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The Human Brain: The Ultimate Scarce, Efficient, and Rational Resource

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Abstract

There is a growing divide between neoclassical and behavioral economics. This divide can be partially reconciled by recognizing that the critically scarce resources in all economic inquiries are inside the human brain, mainly neurons and energy that need to be rationally allocated by the brain itself in order to maximize achievement of competing internal demands. The brain must resolve its internal optimization problems before it can optimize the allocation of external resources with alternative uses. Accordingly, the brain will never seek perfect rationality in decision-making, mainly because it could not have evolved to be perfectly rational, in neoclassical terms. Rather, it will refine (and only perfect) its decisions so long as the added value of doing so is worth the added cost. It will also devise decision rules (heuristics) that work as well as is economical, but which will lead to decision errors. Decision errors can be a source of decision efficiency and welfare enhancement above what would be achieved under perfect rationality (if perfect rationality were possible, which it can’t be).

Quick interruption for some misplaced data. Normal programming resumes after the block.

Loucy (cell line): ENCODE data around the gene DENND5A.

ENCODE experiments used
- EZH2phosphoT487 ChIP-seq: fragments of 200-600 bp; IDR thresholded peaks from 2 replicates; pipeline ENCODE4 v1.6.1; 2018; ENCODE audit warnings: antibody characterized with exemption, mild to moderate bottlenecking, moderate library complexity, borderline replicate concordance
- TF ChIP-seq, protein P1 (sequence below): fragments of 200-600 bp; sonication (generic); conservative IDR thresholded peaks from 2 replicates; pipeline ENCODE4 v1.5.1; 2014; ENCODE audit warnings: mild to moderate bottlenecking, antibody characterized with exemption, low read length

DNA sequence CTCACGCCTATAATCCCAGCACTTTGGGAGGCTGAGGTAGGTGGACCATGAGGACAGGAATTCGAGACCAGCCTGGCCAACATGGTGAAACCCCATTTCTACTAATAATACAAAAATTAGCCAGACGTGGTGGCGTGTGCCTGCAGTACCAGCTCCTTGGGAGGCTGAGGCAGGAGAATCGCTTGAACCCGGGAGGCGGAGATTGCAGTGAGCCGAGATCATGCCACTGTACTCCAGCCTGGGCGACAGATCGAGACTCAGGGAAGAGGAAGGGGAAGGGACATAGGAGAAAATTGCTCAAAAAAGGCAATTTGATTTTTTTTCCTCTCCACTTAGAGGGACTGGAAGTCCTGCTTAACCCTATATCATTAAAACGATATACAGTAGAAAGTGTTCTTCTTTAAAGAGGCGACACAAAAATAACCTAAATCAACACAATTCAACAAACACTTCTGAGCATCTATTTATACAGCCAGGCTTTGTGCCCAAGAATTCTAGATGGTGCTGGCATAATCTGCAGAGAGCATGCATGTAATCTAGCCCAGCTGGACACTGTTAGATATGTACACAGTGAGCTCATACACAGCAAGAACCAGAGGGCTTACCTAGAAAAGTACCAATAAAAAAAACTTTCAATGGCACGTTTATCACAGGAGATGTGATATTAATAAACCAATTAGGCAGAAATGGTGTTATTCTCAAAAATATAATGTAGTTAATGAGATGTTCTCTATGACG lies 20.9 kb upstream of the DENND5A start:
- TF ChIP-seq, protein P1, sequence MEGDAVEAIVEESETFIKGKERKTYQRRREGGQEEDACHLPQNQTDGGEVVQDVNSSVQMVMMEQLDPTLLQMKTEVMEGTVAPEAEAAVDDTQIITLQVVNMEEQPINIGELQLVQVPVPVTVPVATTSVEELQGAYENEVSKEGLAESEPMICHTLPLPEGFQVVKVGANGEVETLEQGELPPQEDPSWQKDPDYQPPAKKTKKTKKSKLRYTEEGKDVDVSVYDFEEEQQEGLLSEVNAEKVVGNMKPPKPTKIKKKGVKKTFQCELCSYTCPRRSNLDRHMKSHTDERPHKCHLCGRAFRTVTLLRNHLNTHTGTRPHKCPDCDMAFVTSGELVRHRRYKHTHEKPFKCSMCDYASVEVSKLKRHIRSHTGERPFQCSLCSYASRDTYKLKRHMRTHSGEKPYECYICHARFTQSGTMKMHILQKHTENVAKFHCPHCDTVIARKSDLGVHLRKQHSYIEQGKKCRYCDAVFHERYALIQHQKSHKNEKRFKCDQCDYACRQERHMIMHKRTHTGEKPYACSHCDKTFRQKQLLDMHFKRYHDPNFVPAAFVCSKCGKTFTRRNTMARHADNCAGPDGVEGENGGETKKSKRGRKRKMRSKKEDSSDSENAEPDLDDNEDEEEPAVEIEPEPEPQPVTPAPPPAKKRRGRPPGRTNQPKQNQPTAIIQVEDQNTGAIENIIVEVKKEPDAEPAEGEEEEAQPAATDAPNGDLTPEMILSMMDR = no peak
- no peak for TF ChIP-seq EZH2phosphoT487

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Copyright information

© The Author(s) 2018

Authors and Affiliations

  1. 1.Paul Merage School of BusinessUniversity of California, IrvineIrvineUSA

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